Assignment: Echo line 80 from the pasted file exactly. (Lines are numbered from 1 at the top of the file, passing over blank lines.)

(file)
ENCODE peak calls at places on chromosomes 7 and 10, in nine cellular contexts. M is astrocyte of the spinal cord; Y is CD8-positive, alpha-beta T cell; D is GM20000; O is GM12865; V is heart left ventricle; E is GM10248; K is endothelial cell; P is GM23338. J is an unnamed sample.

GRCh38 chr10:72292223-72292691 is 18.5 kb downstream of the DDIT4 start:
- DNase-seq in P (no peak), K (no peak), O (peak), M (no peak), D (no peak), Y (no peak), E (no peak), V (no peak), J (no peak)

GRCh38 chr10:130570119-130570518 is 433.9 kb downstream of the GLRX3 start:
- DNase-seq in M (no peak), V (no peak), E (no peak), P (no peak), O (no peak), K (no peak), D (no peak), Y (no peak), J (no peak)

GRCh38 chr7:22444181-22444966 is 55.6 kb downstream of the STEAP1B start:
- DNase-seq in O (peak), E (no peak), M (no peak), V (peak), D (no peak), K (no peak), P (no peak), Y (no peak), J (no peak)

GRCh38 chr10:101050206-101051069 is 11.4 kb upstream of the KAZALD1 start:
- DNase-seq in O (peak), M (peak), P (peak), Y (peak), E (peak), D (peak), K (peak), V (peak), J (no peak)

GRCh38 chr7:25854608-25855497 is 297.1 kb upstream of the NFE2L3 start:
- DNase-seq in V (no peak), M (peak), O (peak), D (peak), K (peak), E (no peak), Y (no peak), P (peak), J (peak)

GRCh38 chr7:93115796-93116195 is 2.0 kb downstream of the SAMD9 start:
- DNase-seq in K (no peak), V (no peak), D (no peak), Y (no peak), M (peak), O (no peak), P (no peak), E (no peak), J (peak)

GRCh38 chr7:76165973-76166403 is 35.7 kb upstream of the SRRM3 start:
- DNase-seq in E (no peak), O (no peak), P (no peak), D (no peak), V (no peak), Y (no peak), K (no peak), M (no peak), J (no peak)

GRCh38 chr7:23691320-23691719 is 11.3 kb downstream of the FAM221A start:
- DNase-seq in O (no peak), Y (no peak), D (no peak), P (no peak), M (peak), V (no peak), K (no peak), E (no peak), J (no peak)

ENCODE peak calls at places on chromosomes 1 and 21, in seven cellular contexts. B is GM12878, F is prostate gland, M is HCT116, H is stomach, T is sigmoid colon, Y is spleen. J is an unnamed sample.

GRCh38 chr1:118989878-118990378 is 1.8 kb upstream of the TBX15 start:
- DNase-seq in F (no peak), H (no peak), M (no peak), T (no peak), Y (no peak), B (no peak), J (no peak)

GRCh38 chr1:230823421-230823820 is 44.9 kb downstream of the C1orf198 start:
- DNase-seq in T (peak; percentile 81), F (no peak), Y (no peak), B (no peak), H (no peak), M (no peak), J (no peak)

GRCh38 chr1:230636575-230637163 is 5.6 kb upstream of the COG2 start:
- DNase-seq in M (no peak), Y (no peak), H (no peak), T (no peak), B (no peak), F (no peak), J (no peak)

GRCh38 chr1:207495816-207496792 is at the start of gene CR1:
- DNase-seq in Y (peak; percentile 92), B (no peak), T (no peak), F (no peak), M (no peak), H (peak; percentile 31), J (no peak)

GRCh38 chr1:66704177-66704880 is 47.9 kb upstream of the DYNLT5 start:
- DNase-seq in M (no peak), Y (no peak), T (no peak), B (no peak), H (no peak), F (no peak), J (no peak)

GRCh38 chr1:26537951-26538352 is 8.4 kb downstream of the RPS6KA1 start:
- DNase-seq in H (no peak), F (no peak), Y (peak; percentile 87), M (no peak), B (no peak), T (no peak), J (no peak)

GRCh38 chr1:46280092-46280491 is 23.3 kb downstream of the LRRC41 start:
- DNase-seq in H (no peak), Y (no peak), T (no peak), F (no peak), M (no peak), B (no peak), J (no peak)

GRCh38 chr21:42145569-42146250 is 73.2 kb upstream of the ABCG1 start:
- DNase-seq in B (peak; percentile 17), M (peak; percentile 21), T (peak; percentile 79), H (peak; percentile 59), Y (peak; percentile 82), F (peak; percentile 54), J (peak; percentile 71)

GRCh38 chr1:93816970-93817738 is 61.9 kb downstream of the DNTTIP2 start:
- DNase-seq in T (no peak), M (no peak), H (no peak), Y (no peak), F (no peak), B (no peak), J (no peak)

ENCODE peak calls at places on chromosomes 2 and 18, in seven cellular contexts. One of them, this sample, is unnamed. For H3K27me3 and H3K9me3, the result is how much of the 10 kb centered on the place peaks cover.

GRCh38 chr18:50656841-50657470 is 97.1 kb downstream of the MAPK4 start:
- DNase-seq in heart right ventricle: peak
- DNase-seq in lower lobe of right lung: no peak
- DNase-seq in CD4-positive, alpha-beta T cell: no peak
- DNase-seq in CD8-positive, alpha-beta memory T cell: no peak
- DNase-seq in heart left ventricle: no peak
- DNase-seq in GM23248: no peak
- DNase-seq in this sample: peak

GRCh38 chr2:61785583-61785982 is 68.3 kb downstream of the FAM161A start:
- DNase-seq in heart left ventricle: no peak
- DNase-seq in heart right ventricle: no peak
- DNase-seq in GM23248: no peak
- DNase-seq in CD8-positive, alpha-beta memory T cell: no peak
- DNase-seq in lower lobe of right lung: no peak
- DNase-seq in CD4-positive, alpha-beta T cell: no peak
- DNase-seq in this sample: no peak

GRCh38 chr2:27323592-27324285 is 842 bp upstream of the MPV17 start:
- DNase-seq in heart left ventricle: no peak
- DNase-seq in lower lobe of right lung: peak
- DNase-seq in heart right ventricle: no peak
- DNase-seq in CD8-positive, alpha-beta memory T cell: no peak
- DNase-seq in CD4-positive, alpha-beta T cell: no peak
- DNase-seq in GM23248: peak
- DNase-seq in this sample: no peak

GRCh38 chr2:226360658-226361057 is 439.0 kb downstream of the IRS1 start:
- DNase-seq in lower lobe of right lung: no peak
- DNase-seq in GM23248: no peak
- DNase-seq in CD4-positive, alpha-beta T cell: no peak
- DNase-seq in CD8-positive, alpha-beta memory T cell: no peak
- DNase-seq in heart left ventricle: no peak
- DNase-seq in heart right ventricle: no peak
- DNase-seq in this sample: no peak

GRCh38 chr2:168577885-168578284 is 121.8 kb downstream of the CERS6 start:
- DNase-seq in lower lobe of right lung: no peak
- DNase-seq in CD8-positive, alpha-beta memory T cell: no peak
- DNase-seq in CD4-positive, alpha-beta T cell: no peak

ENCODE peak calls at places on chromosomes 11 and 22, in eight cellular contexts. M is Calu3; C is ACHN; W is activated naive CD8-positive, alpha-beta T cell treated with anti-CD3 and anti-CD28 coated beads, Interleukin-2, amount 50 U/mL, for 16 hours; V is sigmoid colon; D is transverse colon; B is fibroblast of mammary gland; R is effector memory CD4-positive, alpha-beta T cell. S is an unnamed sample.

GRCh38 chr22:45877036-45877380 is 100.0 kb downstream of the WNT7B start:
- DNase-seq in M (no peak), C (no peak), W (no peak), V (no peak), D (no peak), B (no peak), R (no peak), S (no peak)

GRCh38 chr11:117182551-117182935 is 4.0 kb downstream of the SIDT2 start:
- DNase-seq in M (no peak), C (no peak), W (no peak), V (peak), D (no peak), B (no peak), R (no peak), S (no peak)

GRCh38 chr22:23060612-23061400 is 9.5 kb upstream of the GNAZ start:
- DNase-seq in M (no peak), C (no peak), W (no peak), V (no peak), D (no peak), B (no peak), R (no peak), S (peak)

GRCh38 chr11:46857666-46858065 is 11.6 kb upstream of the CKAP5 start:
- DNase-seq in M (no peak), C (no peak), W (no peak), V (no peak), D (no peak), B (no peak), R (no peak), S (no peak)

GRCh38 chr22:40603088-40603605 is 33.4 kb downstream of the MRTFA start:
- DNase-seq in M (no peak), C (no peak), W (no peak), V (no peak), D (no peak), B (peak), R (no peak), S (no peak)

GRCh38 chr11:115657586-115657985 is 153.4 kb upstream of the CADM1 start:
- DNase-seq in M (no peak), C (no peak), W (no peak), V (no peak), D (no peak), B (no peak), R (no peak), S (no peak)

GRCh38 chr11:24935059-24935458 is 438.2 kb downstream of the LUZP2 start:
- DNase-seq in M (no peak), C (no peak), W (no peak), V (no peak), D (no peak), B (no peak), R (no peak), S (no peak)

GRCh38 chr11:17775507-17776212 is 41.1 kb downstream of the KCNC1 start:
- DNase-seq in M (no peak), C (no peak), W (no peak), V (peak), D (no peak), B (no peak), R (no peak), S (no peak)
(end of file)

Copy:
- DNase-seq in M (no peak), C (no peak), W (no peak), V (no peak), D (no peak), B (no peak), R (no peak), S (peak)